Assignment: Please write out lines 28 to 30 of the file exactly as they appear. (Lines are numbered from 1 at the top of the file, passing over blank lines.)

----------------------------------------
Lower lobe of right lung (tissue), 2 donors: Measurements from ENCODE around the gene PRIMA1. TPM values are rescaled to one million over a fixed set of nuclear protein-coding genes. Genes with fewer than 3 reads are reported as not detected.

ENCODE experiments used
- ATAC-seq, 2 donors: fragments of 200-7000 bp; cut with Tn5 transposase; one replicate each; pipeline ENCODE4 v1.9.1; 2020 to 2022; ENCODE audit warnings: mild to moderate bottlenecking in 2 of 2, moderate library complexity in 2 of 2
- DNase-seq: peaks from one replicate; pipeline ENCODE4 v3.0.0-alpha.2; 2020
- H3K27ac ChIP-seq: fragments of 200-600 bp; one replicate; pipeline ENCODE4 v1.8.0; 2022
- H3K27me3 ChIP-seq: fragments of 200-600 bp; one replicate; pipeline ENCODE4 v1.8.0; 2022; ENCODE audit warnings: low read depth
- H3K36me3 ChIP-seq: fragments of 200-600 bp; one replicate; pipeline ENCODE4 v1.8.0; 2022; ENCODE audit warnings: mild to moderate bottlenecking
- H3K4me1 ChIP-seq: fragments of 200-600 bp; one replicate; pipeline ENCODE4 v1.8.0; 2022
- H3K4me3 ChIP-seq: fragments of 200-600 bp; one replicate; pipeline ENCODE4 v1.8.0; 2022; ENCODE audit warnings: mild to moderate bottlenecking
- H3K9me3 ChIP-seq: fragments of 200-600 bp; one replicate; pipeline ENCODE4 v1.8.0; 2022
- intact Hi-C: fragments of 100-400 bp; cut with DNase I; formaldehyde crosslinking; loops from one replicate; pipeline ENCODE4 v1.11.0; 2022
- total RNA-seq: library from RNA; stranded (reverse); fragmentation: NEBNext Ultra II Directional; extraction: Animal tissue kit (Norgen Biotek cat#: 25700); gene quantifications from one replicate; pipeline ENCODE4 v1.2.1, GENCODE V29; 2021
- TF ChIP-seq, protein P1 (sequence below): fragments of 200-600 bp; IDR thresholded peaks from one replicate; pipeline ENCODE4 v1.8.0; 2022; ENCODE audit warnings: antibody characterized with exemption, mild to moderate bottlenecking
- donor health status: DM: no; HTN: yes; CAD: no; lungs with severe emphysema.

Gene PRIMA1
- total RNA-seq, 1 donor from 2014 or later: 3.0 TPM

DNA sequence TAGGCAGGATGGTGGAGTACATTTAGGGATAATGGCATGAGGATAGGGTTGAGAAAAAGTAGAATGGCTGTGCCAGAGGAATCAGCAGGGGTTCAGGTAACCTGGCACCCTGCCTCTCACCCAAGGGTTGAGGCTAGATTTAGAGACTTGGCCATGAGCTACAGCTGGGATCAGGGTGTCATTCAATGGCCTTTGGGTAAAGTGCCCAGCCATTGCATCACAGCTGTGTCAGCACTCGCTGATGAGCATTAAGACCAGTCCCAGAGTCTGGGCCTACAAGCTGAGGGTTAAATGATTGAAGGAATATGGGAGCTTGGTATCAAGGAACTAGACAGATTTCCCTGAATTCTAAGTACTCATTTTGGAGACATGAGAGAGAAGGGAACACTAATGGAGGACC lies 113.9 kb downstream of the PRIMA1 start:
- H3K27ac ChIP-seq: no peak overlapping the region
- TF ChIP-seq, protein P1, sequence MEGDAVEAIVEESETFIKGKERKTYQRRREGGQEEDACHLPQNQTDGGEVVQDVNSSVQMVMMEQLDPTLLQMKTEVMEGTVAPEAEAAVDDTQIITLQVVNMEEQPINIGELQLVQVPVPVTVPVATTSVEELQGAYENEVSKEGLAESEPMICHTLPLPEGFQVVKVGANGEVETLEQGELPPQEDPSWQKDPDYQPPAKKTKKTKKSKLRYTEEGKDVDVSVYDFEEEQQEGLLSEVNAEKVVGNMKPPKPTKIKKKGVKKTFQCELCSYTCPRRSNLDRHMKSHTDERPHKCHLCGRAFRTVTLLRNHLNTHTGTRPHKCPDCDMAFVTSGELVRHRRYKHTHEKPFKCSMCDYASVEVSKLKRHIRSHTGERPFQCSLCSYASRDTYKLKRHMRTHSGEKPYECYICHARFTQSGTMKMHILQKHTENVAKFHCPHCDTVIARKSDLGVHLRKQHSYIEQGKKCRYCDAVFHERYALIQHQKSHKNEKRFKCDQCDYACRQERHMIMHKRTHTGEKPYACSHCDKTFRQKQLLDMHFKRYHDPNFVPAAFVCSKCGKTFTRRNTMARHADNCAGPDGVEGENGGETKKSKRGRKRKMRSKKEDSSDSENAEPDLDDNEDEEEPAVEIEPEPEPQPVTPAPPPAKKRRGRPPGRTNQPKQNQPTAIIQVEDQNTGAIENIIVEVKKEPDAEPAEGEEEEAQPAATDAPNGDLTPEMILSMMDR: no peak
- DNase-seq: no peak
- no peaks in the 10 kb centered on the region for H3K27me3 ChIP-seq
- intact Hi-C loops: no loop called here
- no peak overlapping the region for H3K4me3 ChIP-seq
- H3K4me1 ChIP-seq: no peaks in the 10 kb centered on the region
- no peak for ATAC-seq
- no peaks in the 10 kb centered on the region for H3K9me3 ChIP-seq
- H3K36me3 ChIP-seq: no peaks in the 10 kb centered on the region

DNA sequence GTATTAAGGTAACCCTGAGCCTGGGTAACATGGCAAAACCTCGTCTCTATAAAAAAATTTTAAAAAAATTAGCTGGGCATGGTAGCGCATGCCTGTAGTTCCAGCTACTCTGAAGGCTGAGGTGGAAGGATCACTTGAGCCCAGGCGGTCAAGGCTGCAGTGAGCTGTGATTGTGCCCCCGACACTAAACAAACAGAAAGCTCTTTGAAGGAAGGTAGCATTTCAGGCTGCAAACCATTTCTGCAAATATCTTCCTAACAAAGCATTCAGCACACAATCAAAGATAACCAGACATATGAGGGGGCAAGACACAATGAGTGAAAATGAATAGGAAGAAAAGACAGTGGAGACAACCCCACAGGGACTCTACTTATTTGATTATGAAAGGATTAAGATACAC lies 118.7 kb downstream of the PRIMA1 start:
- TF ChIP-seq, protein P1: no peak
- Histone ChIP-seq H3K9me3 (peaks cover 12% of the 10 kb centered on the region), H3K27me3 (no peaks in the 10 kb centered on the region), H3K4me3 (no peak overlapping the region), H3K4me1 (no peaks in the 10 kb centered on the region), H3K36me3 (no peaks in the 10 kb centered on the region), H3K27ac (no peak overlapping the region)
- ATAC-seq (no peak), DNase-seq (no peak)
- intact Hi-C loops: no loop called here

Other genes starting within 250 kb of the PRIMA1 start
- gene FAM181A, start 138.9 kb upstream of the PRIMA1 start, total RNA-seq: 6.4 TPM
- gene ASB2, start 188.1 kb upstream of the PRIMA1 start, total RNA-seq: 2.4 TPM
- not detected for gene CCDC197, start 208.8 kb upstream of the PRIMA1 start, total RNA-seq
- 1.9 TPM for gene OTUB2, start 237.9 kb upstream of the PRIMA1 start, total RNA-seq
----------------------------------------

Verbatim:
DNA sequence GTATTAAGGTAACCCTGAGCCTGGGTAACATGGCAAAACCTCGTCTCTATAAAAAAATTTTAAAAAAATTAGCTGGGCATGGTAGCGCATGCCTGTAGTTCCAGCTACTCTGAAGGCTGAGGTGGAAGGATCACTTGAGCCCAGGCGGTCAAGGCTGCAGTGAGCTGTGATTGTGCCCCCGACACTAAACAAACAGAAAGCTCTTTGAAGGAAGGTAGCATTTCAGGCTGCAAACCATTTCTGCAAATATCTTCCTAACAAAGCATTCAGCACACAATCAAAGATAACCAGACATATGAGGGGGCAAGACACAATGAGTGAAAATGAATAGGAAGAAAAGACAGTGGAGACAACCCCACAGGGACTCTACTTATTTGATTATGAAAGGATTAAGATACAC lies 118.7 kb downstream of the PRIMA1 start:
- TF ChIP-seq, protein P1: no peak
- Histone ChIP-seq H3K9me3 (peaks cover 12% of the 10 kb centered on the region), H3K27me3 (no peaks in the 10 kb centered on the region), H3K4me3 (no peak overlapping the region), H3K4me1 (no peaks in the 10 kb centered on the region), H3K36me3 (no peaks in the 10 kb centered on the region), H3K27ac (no peak overlapping the region)